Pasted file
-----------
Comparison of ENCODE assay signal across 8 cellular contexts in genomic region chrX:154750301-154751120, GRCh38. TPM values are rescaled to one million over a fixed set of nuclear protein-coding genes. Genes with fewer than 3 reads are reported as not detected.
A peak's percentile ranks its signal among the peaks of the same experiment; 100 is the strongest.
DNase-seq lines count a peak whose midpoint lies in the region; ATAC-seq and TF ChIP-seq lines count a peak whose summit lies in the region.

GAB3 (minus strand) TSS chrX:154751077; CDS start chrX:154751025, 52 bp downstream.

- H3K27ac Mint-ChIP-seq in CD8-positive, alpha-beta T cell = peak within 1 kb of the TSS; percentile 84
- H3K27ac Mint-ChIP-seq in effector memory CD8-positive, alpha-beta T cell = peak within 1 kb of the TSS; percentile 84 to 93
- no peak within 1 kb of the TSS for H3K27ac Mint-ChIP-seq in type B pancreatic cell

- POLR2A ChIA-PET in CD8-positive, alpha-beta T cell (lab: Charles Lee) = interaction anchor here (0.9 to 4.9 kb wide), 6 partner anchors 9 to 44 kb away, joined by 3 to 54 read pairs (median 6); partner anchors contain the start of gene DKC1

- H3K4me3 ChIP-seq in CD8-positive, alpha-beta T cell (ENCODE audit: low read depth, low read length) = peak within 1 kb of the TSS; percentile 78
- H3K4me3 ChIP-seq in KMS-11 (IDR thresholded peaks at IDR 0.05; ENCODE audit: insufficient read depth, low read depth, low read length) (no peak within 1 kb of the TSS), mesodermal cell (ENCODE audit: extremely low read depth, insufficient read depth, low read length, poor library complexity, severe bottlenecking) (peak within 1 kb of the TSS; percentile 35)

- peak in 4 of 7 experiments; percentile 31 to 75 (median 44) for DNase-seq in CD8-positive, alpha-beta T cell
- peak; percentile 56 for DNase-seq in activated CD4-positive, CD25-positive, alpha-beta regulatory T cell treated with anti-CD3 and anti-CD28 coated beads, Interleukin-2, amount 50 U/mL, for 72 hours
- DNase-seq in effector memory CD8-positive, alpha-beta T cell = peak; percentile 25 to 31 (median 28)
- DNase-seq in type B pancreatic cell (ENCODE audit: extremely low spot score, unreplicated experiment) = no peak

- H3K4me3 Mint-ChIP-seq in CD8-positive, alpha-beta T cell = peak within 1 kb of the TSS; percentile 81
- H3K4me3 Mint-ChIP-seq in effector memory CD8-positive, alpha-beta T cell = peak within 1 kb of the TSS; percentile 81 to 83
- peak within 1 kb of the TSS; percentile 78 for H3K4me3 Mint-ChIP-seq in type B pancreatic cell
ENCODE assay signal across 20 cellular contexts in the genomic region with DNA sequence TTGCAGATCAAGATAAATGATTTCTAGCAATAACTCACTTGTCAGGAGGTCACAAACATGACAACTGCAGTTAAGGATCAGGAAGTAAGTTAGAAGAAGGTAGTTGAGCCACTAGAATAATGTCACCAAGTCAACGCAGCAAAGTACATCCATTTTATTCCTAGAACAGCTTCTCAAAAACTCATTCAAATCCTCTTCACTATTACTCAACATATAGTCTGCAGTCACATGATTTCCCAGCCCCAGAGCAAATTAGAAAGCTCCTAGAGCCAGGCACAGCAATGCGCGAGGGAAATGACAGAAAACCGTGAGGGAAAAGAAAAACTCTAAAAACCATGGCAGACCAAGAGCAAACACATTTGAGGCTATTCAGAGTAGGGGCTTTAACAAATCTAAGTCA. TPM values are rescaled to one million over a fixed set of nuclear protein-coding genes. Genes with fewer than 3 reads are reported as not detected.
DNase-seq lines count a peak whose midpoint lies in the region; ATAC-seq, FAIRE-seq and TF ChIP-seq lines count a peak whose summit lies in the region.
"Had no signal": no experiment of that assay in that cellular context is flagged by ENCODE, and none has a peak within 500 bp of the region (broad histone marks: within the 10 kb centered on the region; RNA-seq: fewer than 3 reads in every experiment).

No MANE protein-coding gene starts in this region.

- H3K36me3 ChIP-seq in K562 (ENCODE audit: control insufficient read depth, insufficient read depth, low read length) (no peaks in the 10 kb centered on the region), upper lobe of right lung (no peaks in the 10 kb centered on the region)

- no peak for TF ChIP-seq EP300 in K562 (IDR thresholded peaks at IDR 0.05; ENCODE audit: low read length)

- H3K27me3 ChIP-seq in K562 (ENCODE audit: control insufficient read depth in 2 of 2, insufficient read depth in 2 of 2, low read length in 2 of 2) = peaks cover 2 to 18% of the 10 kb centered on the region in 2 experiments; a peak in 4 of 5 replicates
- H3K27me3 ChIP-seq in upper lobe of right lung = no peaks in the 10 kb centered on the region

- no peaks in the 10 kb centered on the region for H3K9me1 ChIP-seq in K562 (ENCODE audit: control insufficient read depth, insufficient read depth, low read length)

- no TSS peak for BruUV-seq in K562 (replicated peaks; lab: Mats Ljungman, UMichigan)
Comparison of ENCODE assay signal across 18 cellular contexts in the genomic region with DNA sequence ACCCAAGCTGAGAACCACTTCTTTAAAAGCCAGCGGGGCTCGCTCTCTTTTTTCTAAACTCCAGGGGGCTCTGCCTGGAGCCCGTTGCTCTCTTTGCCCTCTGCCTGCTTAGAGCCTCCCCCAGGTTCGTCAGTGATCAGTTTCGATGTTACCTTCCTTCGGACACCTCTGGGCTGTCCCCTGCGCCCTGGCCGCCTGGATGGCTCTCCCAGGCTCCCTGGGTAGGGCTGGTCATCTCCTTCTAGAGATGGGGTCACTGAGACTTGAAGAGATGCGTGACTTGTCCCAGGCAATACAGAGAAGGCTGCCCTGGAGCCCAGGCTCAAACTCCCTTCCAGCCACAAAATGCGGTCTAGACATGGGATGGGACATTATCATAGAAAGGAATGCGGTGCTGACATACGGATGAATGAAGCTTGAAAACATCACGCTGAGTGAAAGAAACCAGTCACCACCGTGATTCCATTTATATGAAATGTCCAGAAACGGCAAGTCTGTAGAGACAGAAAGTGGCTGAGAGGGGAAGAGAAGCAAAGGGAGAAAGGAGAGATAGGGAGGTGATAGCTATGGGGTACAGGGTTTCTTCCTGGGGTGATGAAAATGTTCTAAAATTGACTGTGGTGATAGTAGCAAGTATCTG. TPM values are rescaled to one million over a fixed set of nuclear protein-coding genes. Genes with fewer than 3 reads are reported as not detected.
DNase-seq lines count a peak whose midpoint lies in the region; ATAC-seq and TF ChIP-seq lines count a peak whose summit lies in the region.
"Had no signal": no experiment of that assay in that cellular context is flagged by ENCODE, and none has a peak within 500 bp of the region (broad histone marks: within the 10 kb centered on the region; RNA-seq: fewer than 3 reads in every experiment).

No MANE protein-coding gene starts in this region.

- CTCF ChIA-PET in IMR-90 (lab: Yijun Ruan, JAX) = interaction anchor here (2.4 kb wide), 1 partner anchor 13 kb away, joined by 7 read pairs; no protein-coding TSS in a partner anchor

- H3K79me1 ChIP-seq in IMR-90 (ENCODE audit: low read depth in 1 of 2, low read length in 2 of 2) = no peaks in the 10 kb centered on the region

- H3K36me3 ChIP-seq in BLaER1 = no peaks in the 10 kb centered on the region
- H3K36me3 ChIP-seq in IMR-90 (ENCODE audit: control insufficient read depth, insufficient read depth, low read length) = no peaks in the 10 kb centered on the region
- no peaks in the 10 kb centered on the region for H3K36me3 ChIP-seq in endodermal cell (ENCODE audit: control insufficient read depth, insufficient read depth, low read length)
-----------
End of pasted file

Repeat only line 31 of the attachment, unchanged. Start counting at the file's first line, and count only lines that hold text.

No MANE protein-coding gene starts in this region.